— Almirola blasted the photographers who snapped pictures of him while he was being taken out of the car. “I’m pretty pissed off about it, to be honest with you,” he said. “I think that is extremely unprofessional. They had no idea was what wrong with me. They didn’t know if I was paralyzed or anything. They were literally three feet away with their shutters running wide open the entire time. … I was obviously in a very vulnerable situation, and I’m disappointed, to say the least. They didn’t know if my legs were going to be attached, they didn’t know any of that.”

— Due to the pain, Almirola said he initially had an “intense burning sensation” in his back — and that’s why he dropped the window net right away. “I thought I was on fire,” he said. “I got my window net down based on pure adrenaline. When I extended my hands out in front of me (to take the wheel off), I knew I kind of had a problem and it took my breath away.”

— In addition, Richard Petty Motorsports executive Brian Moffitt said the team’s plans for a substitute driver beyond the All-Star Race (where Regan Smith will drive) are yet to be determined. “(We) came up with a list of people and we’re still working through that with our partners,” he said. “Right now, we’re thrilled Regan is going to be in the car for this weekend.”

 

News Analysis: Regan Smith to replace Aric Almirola

What happened: “Super Sub” Regan Smith has been summoned for duty once again, this time to replace Aric Almirola in the No. 43 Richard Petty Motorsports car for the Monster Energy Open race prior to Saturday night’s All-Star event. Smith, 33, has subbed for Hendrick Motorsports (No. 88 car), Stewart-Haas Racing (No. 14 car, No. 41 car) and Chip Ganassi Racing (No. 42 car) since 2012. He has been racing in the Camping World Truck Series this year, where he is 10th in points.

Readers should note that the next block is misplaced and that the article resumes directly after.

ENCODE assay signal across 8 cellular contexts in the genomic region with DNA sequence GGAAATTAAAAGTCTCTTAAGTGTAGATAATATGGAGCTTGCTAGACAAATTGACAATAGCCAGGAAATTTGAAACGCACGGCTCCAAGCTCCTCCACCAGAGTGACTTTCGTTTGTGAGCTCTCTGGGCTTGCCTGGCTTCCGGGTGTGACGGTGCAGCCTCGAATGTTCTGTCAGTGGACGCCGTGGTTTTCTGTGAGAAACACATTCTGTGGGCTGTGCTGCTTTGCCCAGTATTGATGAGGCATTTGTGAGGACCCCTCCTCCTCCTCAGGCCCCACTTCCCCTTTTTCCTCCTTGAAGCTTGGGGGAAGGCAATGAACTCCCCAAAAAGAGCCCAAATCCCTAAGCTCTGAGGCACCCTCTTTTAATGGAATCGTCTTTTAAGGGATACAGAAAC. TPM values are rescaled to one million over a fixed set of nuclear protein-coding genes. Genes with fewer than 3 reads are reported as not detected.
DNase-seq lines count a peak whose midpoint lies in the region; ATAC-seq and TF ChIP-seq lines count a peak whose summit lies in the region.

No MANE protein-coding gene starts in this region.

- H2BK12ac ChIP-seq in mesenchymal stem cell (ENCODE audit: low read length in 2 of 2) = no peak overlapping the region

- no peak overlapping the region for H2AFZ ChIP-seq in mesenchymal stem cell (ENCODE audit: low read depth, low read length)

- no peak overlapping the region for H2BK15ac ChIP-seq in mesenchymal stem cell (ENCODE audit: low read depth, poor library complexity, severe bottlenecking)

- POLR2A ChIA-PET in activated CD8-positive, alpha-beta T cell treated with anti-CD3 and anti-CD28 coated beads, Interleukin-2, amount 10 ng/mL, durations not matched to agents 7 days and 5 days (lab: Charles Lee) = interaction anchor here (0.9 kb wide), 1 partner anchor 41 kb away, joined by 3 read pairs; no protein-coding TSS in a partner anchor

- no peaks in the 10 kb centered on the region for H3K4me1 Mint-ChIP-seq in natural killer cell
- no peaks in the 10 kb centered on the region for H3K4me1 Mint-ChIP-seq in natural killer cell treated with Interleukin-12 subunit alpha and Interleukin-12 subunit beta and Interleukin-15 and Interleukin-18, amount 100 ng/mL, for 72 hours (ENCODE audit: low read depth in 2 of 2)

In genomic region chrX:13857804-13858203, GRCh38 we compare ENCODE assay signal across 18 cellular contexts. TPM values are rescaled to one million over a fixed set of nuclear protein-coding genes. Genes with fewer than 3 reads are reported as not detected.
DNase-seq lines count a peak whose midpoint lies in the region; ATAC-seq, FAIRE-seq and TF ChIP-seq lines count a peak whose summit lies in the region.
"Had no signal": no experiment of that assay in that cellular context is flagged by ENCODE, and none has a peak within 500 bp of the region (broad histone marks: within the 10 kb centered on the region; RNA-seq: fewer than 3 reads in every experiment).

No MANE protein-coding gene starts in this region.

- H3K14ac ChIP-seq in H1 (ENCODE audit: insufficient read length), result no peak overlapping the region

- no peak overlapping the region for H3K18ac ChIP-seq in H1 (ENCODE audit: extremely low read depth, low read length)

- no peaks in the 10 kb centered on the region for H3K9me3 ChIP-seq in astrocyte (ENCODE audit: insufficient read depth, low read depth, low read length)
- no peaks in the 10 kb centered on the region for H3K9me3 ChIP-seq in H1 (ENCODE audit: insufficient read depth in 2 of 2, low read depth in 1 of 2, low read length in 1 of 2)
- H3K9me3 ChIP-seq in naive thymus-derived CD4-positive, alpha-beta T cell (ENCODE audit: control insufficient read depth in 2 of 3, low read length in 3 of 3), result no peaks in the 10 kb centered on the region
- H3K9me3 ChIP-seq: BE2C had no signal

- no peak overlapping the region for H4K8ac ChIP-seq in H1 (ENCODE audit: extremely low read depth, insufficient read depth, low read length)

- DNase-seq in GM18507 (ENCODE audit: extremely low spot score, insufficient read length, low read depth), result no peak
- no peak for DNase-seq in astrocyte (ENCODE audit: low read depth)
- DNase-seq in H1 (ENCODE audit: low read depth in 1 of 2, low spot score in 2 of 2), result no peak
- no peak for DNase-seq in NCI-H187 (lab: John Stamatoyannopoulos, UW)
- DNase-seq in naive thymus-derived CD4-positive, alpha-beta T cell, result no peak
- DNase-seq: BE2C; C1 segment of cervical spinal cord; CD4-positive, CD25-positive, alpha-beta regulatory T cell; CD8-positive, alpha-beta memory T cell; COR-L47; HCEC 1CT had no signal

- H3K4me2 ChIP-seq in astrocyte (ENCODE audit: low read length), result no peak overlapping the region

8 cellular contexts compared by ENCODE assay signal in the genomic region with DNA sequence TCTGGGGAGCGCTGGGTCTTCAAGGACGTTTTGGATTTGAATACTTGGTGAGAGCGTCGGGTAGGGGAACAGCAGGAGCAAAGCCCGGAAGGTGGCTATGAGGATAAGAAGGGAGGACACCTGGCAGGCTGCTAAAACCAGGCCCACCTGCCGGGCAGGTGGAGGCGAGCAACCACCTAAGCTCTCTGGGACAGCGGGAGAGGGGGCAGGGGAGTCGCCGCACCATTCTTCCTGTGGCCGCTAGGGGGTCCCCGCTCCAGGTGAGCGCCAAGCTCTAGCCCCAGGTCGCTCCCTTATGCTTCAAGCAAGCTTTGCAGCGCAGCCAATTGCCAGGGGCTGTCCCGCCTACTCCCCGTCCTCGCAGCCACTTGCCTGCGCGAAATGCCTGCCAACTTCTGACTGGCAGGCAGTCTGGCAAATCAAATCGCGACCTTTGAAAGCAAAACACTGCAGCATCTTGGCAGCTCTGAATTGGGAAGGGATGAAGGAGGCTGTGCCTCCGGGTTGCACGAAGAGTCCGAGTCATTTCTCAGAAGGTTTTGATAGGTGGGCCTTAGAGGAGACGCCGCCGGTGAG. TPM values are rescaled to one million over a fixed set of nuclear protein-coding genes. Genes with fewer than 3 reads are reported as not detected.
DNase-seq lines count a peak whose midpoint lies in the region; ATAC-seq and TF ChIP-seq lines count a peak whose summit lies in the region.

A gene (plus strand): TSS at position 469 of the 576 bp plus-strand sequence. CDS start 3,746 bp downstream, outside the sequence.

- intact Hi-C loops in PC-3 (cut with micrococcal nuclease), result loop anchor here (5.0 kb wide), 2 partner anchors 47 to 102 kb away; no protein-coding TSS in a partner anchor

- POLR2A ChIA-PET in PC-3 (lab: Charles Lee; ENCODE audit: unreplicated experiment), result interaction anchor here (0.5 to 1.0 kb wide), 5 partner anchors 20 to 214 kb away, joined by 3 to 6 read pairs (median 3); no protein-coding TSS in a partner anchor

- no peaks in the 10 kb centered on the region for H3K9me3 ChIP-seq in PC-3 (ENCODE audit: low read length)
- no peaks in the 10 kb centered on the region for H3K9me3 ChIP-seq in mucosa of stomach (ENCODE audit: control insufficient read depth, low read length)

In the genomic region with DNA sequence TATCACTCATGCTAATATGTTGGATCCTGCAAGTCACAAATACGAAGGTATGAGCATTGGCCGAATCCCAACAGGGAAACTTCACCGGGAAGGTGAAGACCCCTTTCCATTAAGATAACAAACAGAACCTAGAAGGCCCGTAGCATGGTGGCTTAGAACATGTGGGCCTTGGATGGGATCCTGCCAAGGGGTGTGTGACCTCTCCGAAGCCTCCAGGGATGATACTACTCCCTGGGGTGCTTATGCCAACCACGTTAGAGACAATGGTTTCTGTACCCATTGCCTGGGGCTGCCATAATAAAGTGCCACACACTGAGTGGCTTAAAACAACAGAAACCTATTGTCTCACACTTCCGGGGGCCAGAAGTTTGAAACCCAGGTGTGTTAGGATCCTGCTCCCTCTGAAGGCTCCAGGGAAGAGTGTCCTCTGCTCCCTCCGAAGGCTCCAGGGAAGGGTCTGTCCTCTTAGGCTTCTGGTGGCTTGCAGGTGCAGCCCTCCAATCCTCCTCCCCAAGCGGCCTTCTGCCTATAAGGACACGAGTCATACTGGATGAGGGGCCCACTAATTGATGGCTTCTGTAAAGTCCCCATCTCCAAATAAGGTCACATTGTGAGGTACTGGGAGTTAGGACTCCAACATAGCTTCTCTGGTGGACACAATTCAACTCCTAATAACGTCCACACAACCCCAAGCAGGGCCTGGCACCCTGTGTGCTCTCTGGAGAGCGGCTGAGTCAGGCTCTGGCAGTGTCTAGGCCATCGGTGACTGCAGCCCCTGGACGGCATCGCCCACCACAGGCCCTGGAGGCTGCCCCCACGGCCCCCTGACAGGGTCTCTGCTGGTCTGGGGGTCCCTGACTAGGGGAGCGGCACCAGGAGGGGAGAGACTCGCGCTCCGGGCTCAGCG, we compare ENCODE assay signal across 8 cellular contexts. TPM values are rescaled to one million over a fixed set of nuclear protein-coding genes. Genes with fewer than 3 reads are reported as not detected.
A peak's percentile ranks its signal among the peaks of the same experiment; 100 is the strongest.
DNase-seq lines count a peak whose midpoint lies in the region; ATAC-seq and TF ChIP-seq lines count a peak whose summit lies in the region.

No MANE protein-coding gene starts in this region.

What it means: At least we know who will be in the No. 43 car for now, although it remains unclear how long Almirola will be out with his fractured vertebra from the Kansas crash. Almirola will be at Charlotte Motor Speedway for a news conference Friday to “provide an update on his injury and his recovery plan,” RPM said.

News value (scale of 1-10): Only a 3, because this is just one piece of the news. There’s still much to find out about Almirola’s prognosis, how he’s feeling now and how many additional races he could miss.

Questions: Is Smith a lock to replace Almirola until the regular driver is ready to return? How much input did sponsor Smithfield have for who RPM was going to put in the seat? Can Almirola get back by Daytona, where he’s won before, and go for a longshot playoff berth?